1. Woodchuck

      If Sanders cannot secure the nomination, I would honestly prefer to see 4 years of Trump (with a democratic Senate if possible to limit the damage) than seeing 8 years of Bloomberg. It will be very hard for progressives to raise a movement against a democratic president. At least with Trump you can have people still outraged and ready to push for a substantial change.

      At this point I would see Trump without control of the house/Senate as a better outcome of the general than nearly any non-Sanders candidate winning the election. Not short-term probably, but long term. I can’t vote in the US but if I could between Bloomberg and Trump I would vote for all blue senators and just cancel my vote for the presidency (I couldn’t actually vote FOR Trump).

      1. inode_buddha

        Remember, last time some wag wrote in “deez nuts” and it made national news, restoring people’s faith in humanity.

      2. CBBB

        Absolutely. Bloomberg would be a catastrophe. He would have many reactionary, Republican policies but, unlike Trump, who is lazy, extremely fickle, and doesn’t really care about any particular policy Bloomberg would be extremely energetic and effective at pursuing his horrible plans.
        If Bernie can’t get the nomination and it’s Bloomberg or Buttigieg (also very bad in my opinion), the best thing Bernie’s movement could do is tear down the Democratic Party. This would be the first step to restoring democracy.

  35. allan

    Fox News Internal Document Bashes Pro-Trump Fox Regulars for Spreading ‘Disinformation’ [Daily Beast]

    Fox News’ own research team has warned colleagues not to trust some of the network’s top commentators’ claims about Ukraine.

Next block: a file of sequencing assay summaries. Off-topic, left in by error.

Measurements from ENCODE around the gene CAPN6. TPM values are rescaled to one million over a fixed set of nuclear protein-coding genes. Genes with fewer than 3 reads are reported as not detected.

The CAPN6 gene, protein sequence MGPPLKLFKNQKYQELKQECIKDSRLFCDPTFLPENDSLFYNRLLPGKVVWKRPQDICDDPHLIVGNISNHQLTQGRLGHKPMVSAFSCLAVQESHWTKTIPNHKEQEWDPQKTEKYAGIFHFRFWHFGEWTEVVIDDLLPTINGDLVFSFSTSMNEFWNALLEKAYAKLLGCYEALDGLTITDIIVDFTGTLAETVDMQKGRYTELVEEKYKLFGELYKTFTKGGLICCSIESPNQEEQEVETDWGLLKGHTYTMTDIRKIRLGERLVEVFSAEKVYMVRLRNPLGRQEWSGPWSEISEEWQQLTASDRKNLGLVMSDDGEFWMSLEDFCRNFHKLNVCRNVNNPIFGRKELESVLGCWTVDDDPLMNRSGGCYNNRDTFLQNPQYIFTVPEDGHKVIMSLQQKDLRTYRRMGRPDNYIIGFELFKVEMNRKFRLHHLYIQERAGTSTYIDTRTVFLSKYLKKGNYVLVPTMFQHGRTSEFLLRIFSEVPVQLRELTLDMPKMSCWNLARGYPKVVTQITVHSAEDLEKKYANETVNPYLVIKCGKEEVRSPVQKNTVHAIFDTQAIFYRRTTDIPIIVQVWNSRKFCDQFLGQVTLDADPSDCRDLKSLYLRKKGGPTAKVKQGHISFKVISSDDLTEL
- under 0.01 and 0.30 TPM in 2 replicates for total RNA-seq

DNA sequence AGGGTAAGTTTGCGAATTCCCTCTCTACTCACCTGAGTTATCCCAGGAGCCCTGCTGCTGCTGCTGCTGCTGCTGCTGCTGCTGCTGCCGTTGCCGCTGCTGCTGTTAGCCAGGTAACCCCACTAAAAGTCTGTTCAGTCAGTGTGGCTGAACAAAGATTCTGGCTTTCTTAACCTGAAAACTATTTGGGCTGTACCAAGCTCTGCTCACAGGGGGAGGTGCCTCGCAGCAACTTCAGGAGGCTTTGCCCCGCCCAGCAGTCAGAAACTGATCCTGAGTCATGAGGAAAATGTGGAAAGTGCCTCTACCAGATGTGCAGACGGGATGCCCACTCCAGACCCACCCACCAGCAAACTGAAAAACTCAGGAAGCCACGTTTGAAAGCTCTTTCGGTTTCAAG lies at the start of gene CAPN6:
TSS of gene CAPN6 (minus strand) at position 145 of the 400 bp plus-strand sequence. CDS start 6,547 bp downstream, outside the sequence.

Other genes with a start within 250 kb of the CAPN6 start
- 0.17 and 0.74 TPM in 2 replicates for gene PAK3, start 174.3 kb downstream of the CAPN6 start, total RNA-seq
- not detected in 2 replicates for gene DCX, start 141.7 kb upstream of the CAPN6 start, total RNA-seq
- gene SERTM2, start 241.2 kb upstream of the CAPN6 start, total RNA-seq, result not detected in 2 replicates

An internal Fox News research briefing book obtained by The Daily Beast openly questions Fox News contributor John Solomon’s credibility, accusing him of playing an “indispensable role” in a Ukrainian “disinformation campaign.” …

    The 162-page document, entitled “Ukraine, Disinformation, & the Trump Administration,” was created by Fox News senior political affairs specialist Bryan S. Murphy, who produces research from what is known as the network’s Brain Room—a newsroom division of researchers who provide information, data, and topic guides for the network’s programming.

    The research brief is especially critical of Solomon, a former opinion columnist at The Hill whose opinion pieces about Ukraine made unsubstantiated claims about its government interfering in the 2016 U.S. presidential election. Solomon’s pieces for The Hill fueled Giuliani’s efforts to dig up dirt in Ukraine, which eventually helped lead to Trump’s impeachment. Trump has also frequently cited Solomon’s questionable reporting on Twitter in his own defense. …

    Impossible. I’ve seen Solomon linked to extensively on some of the most progressive web sites.

  36. marym

    The Intercept 2/6/2020

    CONTRACTORS WORKING FOR the Trump administration are blowing apart a mountain on protected lands in southern Arizona to make way for the president’s border wall. The blasting is happening on the Organ Pipe Cactus National Monument, a tract of Sonoran Desert wilderness long celebrated as one of the nation’s great ecological treasures, that holds profound spiritual significance to multiple Native American groups.